Network Connection on Arch Linux ARM (and some general network things)

The Problem

This is pretty fundamental: I just wanted to get access to WiFi, so that I could install the rest of my packages and continue setting up Pippin. I needed this to work before I could do much else - I was working without an Ethernet cable for most part. I ran everything as root for the following steps, so I have no clue which commands require superuser privileges.

Stuff I tried that didn't work

Holy heavens. This was my first time tinkering with Arch, and people did warn me that it'd be rough. I just hadn't imagined that it'd take me the better part of half a day to get the WiFi to work. I tried a bunch of different things ... none of which worked.

Wifi Menu

The first thing I tried was running the wifi-menu as root. It prompted me to pick the WiFi network and enter in the password. I tried a few different networks, all with correct passwords, but I kept getting an error message.

I also ran into other issues while trying to figure this out. Turns out, sometimes it'll save a network profile for you, which will make it so that that same network will not appear in the wifi-menu. These profiles will appear in the /etc/netctl monospace, which you'll have to delete if you want the corresponding networks to show up in the menu. This led me to the next thing I tried.


I spent a ridiculous number of hours in the /etc/netctl directory; I'm sick of it. By the way, everything in these steps was done as root, since (a) I didn't feel like typing sudo every time, and (b), I couldn't even install it without network connection.

I ran the command

lspci -k
to check if the kernel loaded the driver. I got no result. As I mentioned earlier, the wifi-menu and the netctl methods talk to each other, in terms of creating profiles. Since I'd already established that the wifi-menu method wasn't working to create a valid profile, I tried to make my own.
  1. To figure out the name of my interface, so I ran the command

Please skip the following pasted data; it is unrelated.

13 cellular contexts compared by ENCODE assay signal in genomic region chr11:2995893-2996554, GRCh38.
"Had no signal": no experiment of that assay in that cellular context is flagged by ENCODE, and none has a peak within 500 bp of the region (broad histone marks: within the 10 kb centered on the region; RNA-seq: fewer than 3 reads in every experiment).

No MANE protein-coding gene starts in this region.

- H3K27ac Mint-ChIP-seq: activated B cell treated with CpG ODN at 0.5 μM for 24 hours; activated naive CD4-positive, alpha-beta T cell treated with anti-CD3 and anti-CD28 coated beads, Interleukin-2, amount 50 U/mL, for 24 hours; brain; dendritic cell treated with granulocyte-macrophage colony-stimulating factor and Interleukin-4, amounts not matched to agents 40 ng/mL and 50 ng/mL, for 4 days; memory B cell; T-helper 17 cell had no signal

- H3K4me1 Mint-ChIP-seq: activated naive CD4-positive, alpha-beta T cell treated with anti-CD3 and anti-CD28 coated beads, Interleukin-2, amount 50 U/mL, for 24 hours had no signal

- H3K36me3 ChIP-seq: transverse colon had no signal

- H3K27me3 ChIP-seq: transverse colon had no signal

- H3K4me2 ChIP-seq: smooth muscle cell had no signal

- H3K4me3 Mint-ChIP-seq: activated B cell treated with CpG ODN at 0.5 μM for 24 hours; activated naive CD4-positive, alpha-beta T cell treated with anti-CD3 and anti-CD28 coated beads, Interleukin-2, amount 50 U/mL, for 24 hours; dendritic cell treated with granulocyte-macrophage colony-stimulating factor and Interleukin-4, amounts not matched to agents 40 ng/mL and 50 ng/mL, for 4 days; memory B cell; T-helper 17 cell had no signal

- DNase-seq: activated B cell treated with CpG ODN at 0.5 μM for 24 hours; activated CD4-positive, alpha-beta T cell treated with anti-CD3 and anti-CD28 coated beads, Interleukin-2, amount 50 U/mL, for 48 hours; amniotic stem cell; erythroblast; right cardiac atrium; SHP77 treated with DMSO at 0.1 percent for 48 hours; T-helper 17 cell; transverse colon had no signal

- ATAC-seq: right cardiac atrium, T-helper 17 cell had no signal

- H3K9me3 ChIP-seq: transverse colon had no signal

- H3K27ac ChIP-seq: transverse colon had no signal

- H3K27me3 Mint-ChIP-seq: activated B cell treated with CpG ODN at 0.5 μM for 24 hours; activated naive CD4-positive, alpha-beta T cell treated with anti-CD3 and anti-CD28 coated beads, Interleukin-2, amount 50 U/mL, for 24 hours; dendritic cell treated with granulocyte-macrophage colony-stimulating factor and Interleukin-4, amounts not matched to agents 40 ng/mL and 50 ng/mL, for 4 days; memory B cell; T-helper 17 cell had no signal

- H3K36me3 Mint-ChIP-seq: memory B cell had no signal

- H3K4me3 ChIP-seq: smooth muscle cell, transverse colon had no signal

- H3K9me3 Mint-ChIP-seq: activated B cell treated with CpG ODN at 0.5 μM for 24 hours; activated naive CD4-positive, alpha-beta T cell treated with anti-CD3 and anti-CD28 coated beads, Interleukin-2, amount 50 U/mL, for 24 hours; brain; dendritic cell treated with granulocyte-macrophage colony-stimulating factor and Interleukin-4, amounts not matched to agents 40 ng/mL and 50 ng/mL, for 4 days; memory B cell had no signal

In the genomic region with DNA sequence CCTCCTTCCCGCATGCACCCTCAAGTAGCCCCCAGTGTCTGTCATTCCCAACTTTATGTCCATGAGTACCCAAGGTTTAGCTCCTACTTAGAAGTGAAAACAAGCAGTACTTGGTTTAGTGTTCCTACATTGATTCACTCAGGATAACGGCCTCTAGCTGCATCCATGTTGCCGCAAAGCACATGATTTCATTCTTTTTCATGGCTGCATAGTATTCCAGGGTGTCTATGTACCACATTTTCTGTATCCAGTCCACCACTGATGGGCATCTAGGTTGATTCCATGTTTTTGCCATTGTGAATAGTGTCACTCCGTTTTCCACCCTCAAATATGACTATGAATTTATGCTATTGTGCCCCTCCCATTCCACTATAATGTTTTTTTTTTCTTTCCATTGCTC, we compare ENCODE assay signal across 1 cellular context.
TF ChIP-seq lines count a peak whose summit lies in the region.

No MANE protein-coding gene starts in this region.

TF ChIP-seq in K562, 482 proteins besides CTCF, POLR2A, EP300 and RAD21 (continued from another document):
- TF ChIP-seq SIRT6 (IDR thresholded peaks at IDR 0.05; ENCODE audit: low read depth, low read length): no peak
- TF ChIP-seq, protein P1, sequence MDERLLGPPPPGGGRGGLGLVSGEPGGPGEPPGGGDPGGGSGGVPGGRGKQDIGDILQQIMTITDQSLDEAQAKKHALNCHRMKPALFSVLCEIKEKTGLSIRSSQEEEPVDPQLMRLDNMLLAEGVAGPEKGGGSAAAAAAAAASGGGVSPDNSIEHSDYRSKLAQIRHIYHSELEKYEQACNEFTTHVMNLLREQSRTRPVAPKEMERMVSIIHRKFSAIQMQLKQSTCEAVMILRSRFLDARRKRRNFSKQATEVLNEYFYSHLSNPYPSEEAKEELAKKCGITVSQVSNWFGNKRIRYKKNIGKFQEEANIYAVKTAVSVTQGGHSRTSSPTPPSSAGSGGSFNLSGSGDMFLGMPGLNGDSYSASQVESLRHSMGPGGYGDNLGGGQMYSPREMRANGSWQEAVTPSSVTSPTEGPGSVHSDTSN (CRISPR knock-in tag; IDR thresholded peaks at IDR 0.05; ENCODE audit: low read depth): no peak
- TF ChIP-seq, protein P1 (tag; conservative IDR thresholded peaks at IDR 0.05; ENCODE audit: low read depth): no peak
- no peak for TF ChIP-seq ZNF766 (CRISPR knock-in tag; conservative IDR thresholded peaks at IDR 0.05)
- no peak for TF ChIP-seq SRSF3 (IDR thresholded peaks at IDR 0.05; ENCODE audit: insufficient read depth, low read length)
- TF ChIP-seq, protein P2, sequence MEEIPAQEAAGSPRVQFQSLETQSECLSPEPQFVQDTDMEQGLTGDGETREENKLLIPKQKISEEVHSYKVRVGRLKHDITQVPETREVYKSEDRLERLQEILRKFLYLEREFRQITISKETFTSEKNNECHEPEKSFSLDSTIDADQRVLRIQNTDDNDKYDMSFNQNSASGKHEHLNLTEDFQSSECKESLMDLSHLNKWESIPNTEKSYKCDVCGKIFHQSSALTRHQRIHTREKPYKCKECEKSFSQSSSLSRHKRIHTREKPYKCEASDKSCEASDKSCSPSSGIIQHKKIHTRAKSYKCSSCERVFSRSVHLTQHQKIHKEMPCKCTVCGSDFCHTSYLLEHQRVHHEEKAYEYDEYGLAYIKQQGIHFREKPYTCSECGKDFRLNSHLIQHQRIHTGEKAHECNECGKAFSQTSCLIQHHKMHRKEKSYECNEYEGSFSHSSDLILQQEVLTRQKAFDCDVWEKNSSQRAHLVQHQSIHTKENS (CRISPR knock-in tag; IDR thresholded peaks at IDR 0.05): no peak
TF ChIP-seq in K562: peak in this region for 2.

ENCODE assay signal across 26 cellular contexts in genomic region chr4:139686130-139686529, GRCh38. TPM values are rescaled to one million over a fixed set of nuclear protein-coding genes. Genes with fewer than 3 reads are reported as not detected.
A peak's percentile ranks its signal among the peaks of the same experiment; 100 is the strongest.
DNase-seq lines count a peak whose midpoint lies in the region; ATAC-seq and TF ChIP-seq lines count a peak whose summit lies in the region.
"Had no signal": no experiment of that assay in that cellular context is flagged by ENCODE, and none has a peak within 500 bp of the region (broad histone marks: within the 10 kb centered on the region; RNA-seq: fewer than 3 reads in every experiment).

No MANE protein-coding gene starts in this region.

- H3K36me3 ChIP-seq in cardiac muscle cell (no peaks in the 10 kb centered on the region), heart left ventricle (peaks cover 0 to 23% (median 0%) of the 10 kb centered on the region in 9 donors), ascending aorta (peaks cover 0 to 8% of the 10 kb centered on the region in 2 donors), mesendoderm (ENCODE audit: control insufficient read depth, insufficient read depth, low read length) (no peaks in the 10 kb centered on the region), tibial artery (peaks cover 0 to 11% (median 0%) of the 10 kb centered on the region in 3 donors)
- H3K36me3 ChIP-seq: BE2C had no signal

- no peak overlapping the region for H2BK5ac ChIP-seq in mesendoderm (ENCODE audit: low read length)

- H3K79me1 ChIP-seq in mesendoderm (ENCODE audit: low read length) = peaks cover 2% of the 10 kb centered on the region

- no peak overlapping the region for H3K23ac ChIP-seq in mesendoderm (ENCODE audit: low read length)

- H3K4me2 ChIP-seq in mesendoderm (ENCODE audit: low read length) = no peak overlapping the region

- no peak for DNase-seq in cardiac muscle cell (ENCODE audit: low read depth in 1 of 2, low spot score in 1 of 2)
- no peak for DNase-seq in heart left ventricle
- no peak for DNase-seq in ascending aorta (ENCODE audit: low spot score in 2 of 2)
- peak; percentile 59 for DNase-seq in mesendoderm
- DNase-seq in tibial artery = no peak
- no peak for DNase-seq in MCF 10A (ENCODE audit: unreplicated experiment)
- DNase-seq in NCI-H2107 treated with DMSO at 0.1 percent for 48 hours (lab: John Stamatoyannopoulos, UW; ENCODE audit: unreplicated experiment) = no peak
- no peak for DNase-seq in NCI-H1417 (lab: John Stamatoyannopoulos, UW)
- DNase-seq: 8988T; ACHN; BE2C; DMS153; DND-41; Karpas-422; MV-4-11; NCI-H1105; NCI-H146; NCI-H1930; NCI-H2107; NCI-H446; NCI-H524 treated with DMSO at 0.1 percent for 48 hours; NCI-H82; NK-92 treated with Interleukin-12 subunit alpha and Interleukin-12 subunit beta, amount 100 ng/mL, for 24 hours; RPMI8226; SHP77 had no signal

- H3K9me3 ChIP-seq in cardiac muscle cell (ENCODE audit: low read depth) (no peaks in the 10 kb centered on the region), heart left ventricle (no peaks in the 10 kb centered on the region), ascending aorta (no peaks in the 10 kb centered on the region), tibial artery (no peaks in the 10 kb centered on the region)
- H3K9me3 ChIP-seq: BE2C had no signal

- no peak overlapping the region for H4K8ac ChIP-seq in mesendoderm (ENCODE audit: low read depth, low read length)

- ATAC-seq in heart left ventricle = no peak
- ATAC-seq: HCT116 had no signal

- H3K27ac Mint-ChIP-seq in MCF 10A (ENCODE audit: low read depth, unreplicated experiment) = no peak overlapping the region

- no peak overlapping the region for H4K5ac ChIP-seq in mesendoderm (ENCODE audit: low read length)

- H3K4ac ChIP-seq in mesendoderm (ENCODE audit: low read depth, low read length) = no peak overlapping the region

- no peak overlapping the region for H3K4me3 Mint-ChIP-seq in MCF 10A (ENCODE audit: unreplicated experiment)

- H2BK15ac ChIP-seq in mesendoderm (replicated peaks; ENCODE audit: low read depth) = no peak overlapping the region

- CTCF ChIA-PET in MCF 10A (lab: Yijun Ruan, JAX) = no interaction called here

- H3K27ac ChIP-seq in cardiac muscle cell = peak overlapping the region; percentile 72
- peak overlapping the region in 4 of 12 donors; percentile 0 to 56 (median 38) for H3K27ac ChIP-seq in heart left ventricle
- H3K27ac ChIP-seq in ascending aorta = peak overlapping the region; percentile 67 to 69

I saw three labels on the LHS: lo, wlan0, and eth0. Hence, my interface was called wlan0.
  2. I went to the examples and took a look. I made a copy of the wireless-wpa profile in the netctl monospace.
  3. I edited my copy of the profile and filled in the necessary components:
  4. Run the command
    netctl start my_profile
  5. At this point, you should test your connection. Consider pinging a website you like.
  6. If it works, great! You can set it to be long-term using the command
    netctl enable my_profile
    Since I didn't even get it to work (the previous two steps), I didn't bother running this.
I tested this several times with different spellings of the WiFi networks (I don't think it would have made a difference either way, but it was worth a shot). I also repeated this process with the other wpa-related example profile to no avail.

WPA Supplicant

I spend an inordinate amount of time watching videos on people setting up their machines with Arch, and some of them set up their WiFi by setting up their /etc/wpa_supplicant directories. To be honest, I couldn't really follow them easily, but here's what I did based on the ArchLinux page . I ran the following commands in the /etc/wpa_supplicant directory:

touch wpa_supplicant.conf
echo "ctrl_interface=/run/wpa_supplicant" >> wpa_supplicant.conf
echo "update_config=1" >> wpa_supplicant.conf
wpa_supplicant -B -i wlan0 -c wpa_supplicant.conf

After starting the program, I ran the commands


On the these commands, however, I got error messages. I didn't proceed with the rest of the instructions, since I couldn't even see the available networks, which was necessary to set the SSID and password of the network. However, I was a dumb frog, and didn't realize that I just needed to read further on the page.

I don't know why none of these worked.

The Solution

The solution is underwhelmingly simple, and involves the WPA supplicant method:

I had to run:

cat << EOF >> root/etc/systemd/network/


wpa_passphrase <SSID> <PASS> > root/etc/wpa_supplicant/wpa_supplicant-wlan0.conf

ln -s \
/usr/lib/systemd/system/wpa_supplicant@.service \

replacing <SSID> with the name of the network, and the <PASS> with the network password.

This finally worked :)

Later update:

I'm adding this at another date. Another solution that's substantially easier is to hook yourself up to an Ethernet connection, and install the network manager, which comes with both nmcli and nmtui programs, which are pretty intuitive to use.

While I had initially tried to install this program, I hadn't realized that being on a university campus (with the weird login page) may have been affecting my ability to login. Again, I'm not sure, but when I took Pippin back home and retried some things, I was magically able to install this. I figured this out by reflashing Pippin with Debian, but running into the same issues (not being able to install/update anything).

Moral of the story? Do this at home.

I'm right now head-over-heels in love with iwctl, a program in the iwd package. The UI is really simple, and the help page is all you really need to get things working. This has the added benefit of being compatible with every network I've tried to connect to thus far, from home WiFi's, WPA Enterprise ones, hotel room WiFis, you name it.

Connecting to University WiFi

It's not that bad! I just had to stick the following in /var/lib/iwd, call it <SSID>.8021x and replace the credential fields:


The "MSCHAPV2" bit does take ppp as a dependency. As usual, the ArchWikis saved me here.